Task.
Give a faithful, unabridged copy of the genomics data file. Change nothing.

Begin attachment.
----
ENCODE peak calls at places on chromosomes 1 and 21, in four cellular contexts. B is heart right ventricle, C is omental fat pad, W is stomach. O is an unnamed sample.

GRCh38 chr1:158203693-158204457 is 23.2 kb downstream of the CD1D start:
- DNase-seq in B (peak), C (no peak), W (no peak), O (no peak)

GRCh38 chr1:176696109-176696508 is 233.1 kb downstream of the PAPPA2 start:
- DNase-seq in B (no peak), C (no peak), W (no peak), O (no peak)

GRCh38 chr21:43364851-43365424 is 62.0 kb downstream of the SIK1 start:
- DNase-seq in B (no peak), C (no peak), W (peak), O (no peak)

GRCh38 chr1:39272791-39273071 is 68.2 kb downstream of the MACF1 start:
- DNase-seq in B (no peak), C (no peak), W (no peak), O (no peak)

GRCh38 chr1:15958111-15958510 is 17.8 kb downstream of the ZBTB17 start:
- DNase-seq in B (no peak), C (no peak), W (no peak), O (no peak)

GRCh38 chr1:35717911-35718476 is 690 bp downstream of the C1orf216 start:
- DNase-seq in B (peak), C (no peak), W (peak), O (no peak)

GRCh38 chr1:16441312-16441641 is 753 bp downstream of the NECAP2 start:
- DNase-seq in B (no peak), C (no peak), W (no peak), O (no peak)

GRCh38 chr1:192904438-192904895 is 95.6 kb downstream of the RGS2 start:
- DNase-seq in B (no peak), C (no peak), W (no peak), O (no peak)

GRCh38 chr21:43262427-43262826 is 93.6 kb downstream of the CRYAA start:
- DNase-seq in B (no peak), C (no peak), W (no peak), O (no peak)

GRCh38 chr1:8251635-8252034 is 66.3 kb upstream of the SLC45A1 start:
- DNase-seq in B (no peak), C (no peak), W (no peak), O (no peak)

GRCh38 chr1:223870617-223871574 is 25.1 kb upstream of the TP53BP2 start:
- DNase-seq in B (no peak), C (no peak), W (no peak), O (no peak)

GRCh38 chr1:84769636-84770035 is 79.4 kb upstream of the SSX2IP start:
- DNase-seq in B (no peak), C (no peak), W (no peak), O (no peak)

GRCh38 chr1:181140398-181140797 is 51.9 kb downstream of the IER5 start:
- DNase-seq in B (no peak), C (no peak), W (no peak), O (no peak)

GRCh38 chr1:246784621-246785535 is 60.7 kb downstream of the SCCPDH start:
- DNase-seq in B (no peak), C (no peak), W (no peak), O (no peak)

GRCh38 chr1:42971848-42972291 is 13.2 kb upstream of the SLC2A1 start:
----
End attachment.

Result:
ENCODE peak calls at places on chromosomes 1 and 21, in four cellular contexts. B is heart right ventricle, C is omental fat pad, W is stomach. O is an unnamed sample.

GRCh38 chr1:158203693-158204457 is 23.2 kb downstream of the CD1D start:
- DNase-seq in B (peak), C (no peak), W (no peak), O (no peak)

GRCh38 chr1:176696109-176696508 is 233.1 kb downstream of the PAPPA2 start:
- DNase-seq in B (no peak), C (no peak), W (no peak), O (no peak)

GRCh38 chr21:43364851-43365424 is 62.0 kb downstream of the SIK1 start:
- DNase-seq in B (no peak), C (no peak), W (peak), O (no peak)

GRCh38 chr1:39272791-39273071 is 68.2 kb downstream of the MACF1 start:
- DNase-seq in B (no peak), C (no peak), W (no peak), O (no peak)

GRCh38 chr1:15958111-15958510 is 17.8 kb downstream of the ZBTB17 start:
- DNase-seq in B (no peak), C (no peak), W (no peak), O (no peak)

GRCh38 chr1:35717911-35718476 is 690 bp downstream of the C1orf216 start:
- DNase-seq in B (peak), C (no peak), W (peak), O (no peak)

GRCh38 chr1:16441312-16441641 is 753 bp downstream of the NECAP2 start:
- DNase-seq in B (no peak), C (no peak), W (no peak), O (no peak)

GRCh38 chr1:192904438-192904895 is 95.6 kb downstream of the RGS2 start:
- DNase-seq in B (no peak), C (no peak), W (no peak), O (no peak)

GRCh38 chr21:43262427-43262826 is 93.6 kb downstream of the CRYAA start:
- DNase-seq in B (no peak), C (no peak), W (no peak), O (no peak)

GRCh38 chr1:8251635-8252034 is 66.3 kb upstream of the SLC45A1 start:
- DNase-seq in B (no peak), C (no peak), W (no peak), O (no peak)

GRCh38 chr1:223870617-223871574 is 25.1 kb upstream of the TP53BP2 start:
- DNase-seq in B (no peak), C (no peak), W (no peak), O (no peak)

GRCh38 chr1:84769636-84770035 is 79.4 kb upstream of the SSX2IP start:
- DNase-seq in B (no peak), C (no peak), W (no peak), O (no peak)

GRCh38 chr1:181140398-181140797 is 51.9 kb downstream of the IER5 start:
- DNase-seq in B (no peak), C (no peak), W (no peak), O (no peak)

GRCh38 chr1:246784621-246785535 is 60.7 kb downstream of the SCCPDH start:
- DNase-seq in B (no peak), C (no peak), W (no peak), O (no peak)

GRCh38 chr1:42971848-42972291 is 13.2 kb upstream of the SLC2A1 start: